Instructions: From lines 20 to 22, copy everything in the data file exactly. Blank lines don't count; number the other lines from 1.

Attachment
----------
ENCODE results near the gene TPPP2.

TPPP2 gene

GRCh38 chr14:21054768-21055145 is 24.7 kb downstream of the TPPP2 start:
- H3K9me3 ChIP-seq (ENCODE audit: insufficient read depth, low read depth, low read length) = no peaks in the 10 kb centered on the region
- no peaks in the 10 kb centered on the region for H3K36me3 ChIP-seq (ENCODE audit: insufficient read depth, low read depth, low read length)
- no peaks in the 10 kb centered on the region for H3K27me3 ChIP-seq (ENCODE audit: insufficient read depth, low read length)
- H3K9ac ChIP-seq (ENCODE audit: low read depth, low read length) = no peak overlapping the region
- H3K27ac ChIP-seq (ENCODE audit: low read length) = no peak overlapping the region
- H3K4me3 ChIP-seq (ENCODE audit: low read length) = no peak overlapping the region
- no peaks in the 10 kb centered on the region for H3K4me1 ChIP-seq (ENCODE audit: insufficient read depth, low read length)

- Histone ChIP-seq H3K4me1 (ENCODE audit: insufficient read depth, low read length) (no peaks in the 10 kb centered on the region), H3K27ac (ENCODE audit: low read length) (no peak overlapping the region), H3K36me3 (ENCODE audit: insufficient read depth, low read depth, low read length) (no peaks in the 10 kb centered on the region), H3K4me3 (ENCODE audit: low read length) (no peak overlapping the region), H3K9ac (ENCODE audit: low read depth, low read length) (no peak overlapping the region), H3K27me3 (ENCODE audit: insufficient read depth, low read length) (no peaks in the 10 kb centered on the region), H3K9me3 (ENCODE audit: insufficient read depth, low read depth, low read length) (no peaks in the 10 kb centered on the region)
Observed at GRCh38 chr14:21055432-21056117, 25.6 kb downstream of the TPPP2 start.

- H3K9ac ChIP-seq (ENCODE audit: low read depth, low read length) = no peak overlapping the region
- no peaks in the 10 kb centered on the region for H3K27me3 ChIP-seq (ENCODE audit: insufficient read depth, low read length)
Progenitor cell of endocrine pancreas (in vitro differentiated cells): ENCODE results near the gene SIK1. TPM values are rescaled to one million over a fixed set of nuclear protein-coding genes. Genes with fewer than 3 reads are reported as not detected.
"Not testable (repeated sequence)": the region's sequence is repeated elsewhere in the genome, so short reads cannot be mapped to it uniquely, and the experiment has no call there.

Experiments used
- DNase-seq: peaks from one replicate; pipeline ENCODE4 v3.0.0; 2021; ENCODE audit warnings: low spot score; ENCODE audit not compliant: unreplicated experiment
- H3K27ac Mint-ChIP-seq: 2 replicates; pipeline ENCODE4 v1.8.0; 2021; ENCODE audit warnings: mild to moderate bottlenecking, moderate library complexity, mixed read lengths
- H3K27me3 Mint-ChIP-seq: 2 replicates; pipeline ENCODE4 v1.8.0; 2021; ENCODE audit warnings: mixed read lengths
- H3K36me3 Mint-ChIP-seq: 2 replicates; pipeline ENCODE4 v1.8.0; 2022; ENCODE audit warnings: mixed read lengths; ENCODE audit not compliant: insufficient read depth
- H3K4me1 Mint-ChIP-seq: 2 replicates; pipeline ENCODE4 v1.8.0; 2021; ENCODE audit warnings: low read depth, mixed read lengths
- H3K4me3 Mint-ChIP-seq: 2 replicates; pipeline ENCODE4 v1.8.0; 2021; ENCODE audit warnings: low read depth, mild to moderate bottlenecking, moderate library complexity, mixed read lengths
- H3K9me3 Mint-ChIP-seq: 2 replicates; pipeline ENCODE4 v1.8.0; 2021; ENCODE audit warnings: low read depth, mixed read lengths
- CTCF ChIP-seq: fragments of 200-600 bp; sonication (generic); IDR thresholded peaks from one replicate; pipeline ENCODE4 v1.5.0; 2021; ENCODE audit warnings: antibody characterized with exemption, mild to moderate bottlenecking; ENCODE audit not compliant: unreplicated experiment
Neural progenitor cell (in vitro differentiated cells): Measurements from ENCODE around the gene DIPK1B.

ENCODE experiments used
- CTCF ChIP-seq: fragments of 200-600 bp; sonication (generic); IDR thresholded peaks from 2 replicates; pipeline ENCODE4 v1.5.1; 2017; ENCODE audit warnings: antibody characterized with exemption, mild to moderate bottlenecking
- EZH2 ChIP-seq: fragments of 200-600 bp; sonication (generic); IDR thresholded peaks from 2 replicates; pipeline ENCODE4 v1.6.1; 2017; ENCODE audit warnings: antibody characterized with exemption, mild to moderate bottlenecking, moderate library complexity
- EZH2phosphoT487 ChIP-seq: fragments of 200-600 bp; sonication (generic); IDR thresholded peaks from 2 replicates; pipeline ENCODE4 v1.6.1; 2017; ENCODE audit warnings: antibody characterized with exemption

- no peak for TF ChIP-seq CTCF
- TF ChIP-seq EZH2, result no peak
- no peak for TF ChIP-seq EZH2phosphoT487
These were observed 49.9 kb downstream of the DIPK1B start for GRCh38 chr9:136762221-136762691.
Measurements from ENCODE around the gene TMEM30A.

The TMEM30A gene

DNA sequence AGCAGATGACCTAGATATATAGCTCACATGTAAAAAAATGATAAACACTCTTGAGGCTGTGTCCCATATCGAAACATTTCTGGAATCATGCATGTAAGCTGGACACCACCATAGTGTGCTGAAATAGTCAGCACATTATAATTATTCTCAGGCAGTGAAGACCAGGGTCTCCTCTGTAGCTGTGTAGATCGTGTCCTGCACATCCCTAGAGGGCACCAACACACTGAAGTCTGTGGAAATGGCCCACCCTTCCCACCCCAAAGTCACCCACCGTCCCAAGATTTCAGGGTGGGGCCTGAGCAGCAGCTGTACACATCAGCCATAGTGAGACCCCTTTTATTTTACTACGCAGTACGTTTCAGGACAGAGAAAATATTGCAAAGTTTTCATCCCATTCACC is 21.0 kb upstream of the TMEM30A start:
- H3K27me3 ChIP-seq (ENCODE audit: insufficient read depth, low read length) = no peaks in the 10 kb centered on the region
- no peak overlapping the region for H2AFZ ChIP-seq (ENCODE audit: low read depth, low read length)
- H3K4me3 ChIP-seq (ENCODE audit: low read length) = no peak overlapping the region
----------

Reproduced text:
- H3K27me3 Mint-ChIP-seq: 2 replicates; pipeline ENCODE4 v1.8.0; 2021; ENCODE audit warnings: mixed read lengths
- H3K36me3 Mint-ChIP-seq: 2 replicates; pipeline ENCODE4 v1.8.0; 2022; ENCODE audit warnings: mixed read lengths; ENCODE audit not compliant: insufficient read depth
- H3K4me1 Mint-ChIP-seq: 2 replicates; pipeline ENCODE4 v1.8.0; 2021; ENCODE audit warnings: low read depth, mixed read lengths